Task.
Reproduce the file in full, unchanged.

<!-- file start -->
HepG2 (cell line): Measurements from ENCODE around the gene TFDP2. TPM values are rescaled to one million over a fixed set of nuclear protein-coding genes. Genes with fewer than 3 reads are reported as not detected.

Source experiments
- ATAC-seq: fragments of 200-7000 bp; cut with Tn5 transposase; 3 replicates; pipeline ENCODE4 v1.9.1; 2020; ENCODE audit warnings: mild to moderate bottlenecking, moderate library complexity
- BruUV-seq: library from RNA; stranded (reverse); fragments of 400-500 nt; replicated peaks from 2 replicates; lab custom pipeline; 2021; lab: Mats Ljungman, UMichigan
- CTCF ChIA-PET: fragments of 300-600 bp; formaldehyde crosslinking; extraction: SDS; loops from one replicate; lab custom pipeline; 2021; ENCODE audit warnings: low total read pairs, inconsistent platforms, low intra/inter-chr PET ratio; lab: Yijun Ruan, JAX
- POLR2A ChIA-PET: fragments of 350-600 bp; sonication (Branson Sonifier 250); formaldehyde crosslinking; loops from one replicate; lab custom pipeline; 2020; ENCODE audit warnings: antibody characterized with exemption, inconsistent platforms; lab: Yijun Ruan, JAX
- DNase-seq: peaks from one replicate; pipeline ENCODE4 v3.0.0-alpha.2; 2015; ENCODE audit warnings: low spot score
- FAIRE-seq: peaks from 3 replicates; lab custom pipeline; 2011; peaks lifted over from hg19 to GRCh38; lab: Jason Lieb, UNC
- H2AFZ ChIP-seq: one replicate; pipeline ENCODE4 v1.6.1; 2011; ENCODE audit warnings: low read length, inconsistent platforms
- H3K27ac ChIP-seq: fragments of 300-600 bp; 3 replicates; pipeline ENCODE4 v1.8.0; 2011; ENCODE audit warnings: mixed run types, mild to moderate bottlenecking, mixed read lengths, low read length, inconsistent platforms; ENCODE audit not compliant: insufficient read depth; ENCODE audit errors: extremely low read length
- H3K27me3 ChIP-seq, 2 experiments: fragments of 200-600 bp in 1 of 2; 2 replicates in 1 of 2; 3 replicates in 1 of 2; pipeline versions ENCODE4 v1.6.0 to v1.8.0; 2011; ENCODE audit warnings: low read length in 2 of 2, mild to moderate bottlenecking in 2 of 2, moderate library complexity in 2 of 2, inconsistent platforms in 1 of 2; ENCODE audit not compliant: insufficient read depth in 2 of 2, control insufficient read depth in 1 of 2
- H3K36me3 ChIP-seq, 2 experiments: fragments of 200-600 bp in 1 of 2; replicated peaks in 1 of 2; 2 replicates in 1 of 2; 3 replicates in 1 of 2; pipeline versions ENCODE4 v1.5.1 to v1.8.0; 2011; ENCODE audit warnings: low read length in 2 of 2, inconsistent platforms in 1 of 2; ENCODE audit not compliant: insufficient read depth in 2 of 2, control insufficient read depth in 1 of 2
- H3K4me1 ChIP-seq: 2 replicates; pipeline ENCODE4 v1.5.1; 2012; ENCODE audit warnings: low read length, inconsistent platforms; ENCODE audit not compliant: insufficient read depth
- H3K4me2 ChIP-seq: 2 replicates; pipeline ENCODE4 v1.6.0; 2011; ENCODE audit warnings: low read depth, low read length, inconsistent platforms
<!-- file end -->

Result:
HepG2 (cell line): Measurements from ENCODE around the gene TFDP2. TPM values are rescaled to one million over a fixed set of nuclear protein-coding genes. Genes with fewer than 3 reads are reported as not detected.

Source experiments
- ATAC-seq: fragments of 200-7000 bp; cut with Tn5 transposase; 3 replicates; pipeline ENCODE4 v1.9.1; 2020; ENCODE audit warnings: mild to moderate bottlenecking, moderate library complexity
- BruUV-seq: library from RNA; stranded (reverse); fragments of 400-500 nt; replicated peaks from 2 replicates; lab custom pipeline; 2021; lab: Mats Ljungman, UMichigan
- CTCF ChIA-PET: fragments of 300-600 bp; formaldehyde crosslinking; extraction: SDS; loops from one replicate; lab custom pipeline; 2021; ENCODE audit warnings: low total read pairs, inconsistent platforms, low intra/inter-chr PET ratio; lab: Yijun Ruan, JAX
- POLR2A ChIA-PET: fragments of 350-600 bp; sonication (Branson Sonifier 250); formaldehyde crosslinking; loops from one replicate; lab custom pipeline; 2020; ENCODE audit warnings: antibody characterized with exemption, inconsistent platforms; lab: Yijun Ruan, JAX
- DNase-seq: peaks from one replicate; pipeline ENCODE4 v3.0.0-alpha.2; 2015; ENCODE audit warnings: low spot score
- FAIRE-seq: peaks from 3 replicates; lab custom pipeline; 2011; peaks lifted over from hg19 to GRCh38; lab: Jason Lieb, UNC
- H2AFZ ChIP-seq: one replicate; pipeline ENCODE4 v1.6.1; 2011; ENCODE audit warnings: low read length, inconsistent platforms
- H3K27ac ChIP-seq: fragments of 300-600 bp; 3 replicates; pipeline ENCODE4 v1.8.0; 2011; ENCODE audit warnings: mixed run types, mild to moderate bottlenecking, mixed read lengths, low read length, inconsistent platforms; ENCODE audit not compliant: insufficient read depth; ENCODE audit errors: extremely low read length
- H3K27me3 ChIP-seq, 2 experiments: fragments of 200-600 bp in 1 of 2; 2 replicates in 1 of 2; 3 replicates in 1 of 2; pipeline versions ENCODE4 v1.6.0 to v1.8.0; 2011; ENCODE audit warnings: low read length in 2 of 2, mild to moderate bottlenecking in 2 of 2, moderate library complexity in 2 of 2, inconsistent platforms in 1 of 2; ENCODE audit not compliant: insufficient read depth in 2 of 2, control insufficient read depth in 1 of 2
- H3K36me3 ChIP-seq, 2 experiments: fragments of 200-600 bp in 1 of 2; replicated peaks in 1 of 2; 2 replicates in 1 of 2; 3 replicates in 1 of 2; pipeline versions ENCODE4 v1.5.1 to v1.8.0; 2011; ENCODE audit warnings: low read length in 2 of 2, inconsistent platforms in 1 of 2; ENCODE audit not compliant: insufficient read depth in 2 of 2, control insufficient read depth in 1 of 2
- H3K4me1 ChIP-seq: 2 replicates; pipeline ENCODE4 v1.5.1; 2012; ENCODE audit warnings: low read length, inconsistent platforms; ENCODE audit not compliant: insufficient read depth
- H3K4me2 ChIP-seq: 2 replicates; pipeline ENCODE4 v1.6.0; 2011; ENCODE audit warnings: low read depth, low read length, inconsistent platforms